Manpacks lets men subscribe to underwear, socks, shirts, and shaving kits. These seemingly ordinary products arrive at regularly scheduled intervals for a prearranged price. This subscription model means that Manpacks can better forecast revenues, expect recurring sales, and better manage inventory, since it has a very good idea how much it will be selling of each product each month.
PetFlow could be the most amazing example of a subscription ecommerce service. The company sells pet food subscriptions and offers free shipping on many orders. How PetFlow has managed to mitigate the high cost of sending 35-pound-bags of Iams dry dog food via FedEx is amazing — if not mysterious. But nonetheless, it is managing to get consumers to subscribe.
Triggered or event-driven emails were one of the more successful marketing tactics in 2011, according to a new survey from MarketingSherpa, and this technique should continue to be an important sales driver in 2012.
Triggered emails are sent in response to some customer behavior or interaction. As an example, some marketers use triggered emails as a remarketing tactic — we explained it in our “Remarketing 101” series. When a known user abandons a shopping cart, an automatic email may be sent offering free shipping or some other incentive.
Similarly, a week after a shopper has made a purchase, an email could be triggered offering that customer $5 off on a new purchase in exchange for posting a review of the product already bought.
MarketingSherpa also discussed specific examples of triggered email success, pointing to the marketing team at Roku, a maker of video-streaming devices. The Roku team has set up an automatic email that is sent to every new customer inviting them to refer Roku to friends and family members in exchange for rewards like discounts or free services.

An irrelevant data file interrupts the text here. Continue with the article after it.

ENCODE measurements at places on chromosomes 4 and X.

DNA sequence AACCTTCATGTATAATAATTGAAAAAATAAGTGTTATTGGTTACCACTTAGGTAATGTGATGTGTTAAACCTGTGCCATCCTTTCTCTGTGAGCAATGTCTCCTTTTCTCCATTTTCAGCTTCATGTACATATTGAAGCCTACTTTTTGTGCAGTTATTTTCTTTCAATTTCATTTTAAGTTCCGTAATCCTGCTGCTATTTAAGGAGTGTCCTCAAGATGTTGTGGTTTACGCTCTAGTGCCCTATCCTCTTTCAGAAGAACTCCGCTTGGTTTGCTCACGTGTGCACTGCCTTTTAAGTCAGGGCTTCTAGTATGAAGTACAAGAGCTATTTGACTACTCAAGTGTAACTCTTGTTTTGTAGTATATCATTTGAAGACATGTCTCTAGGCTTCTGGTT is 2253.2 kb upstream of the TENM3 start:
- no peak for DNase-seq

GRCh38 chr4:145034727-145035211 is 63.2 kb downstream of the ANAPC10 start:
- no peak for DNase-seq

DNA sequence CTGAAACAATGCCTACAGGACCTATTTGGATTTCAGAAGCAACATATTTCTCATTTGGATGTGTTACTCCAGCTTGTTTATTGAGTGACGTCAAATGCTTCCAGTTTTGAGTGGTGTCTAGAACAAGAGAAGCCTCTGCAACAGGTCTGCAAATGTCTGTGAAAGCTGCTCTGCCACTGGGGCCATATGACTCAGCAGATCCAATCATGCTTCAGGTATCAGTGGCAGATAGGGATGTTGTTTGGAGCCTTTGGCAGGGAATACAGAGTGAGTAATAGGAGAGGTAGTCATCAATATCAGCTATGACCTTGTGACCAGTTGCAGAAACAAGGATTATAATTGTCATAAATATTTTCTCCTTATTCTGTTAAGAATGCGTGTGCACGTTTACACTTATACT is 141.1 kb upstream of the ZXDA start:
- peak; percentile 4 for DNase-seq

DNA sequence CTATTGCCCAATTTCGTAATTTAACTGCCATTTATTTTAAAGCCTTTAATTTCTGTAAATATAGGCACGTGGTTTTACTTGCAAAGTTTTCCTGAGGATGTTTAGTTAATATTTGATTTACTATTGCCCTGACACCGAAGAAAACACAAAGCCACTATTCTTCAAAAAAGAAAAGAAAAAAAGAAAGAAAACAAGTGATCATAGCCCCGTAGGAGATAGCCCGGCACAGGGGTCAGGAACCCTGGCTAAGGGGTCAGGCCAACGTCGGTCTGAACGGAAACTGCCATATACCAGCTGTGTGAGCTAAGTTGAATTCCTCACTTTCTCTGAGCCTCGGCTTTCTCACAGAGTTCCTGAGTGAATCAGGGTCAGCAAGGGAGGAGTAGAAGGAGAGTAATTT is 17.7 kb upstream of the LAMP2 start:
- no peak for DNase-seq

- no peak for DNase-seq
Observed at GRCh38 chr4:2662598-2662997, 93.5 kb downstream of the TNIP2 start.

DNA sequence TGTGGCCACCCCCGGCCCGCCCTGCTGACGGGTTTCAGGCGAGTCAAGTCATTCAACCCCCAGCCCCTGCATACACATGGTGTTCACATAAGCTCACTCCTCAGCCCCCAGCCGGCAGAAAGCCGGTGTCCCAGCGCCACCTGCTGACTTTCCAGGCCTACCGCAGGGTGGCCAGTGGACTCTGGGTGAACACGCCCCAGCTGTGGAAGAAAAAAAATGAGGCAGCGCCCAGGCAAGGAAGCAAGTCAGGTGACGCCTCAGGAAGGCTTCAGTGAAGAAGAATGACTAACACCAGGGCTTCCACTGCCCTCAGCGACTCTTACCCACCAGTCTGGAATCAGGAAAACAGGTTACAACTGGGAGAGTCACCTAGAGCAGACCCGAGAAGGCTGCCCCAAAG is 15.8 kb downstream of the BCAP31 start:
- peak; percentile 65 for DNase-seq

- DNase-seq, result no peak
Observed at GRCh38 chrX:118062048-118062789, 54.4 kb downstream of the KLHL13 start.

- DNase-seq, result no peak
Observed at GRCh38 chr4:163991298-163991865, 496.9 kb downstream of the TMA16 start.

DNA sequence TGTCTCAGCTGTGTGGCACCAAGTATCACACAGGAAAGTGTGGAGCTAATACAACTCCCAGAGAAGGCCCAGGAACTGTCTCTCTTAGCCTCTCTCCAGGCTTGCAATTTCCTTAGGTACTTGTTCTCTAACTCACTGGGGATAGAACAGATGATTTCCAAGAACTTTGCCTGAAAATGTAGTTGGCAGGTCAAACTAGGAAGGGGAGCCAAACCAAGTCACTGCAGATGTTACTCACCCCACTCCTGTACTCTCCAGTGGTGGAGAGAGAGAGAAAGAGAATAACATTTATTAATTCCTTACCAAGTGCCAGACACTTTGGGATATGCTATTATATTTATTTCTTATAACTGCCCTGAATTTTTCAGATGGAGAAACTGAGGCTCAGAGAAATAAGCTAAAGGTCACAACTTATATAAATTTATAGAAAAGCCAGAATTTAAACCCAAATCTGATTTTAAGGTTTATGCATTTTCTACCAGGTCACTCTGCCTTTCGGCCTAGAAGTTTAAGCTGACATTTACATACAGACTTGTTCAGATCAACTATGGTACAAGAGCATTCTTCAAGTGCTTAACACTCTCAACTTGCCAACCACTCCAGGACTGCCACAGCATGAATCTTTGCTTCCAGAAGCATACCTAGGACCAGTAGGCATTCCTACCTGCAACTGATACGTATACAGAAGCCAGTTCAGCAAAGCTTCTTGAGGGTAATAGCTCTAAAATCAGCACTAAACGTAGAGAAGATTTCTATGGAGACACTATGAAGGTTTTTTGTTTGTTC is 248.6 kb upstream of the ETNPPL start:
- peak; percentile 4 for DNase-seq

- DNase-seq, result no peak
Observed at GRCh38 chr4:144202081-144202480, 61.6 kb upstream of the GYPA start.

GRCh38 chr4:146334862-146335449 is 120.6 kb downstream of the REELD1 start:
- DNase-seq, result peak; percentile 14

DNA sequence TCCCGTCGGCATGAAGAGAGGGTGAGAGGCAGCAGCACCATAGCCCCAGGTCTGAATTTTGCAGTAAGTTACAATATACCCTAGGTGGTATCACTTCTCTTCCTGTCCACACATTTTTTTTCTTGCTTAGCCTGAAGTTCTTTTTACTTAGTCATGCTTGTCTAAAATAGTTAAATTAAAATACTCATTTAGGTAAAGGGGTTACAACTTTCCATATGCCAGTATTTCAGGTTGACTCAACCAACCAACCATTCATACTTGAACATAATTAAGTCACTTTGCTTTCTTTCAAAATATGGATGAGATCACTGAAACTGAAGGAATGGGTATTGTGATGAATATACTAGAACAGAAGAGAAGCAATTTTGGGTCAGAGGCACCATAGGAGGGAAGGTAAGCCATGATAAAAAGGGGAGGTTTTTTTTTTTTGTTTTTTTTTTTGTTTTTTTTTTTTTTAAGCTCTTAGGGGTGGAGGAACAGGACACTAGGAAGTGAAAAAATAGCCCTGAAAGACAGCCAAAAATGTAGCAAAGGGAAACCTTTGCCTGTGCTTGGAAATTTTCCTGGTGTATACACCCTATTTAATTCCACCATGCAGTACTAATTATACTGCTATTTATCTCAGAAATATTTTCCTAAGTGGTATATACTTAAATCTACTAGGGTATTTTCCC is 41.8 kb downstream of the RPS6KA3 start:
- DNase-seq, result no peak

The triggered email has generated 75 percent of the leads for the referral program.
Video content has been on lists of hot or important marketing tactics for at least the last three years — see “4 Ways Video Can Drive Traffic and Conversions,” my recent article on that topic — but the media has still not reached its full potential for ecommerce marketing.
On December 15, comScore, the Internet trend-tracking firm, reported that some 183 million American Internet users had collectively viewed more than 40 billion videos in the month of November 2011. The average Internet user in the U.S. watched more than 20 hours of web video for the month. Consumers are clearly comfortable with videos online and favorably disposed to watching them.
Video — both promoting products and offering entertainment — makes good content, potentially attracting new customers. It gives shoppers more, and often better, product information. When used regularly to entertain and engage, it can build relationships, and video is very easy to share on Facebook or Google+.
Expect marketing to evolve a bit in 2012. New social media sites and services could arise. More mobile devices will enter the market. And there will continue to be competitive pressure from practically every direction, but ideas and tactics like those mentioned here may help you improve your marketing in spite of the rapid changes.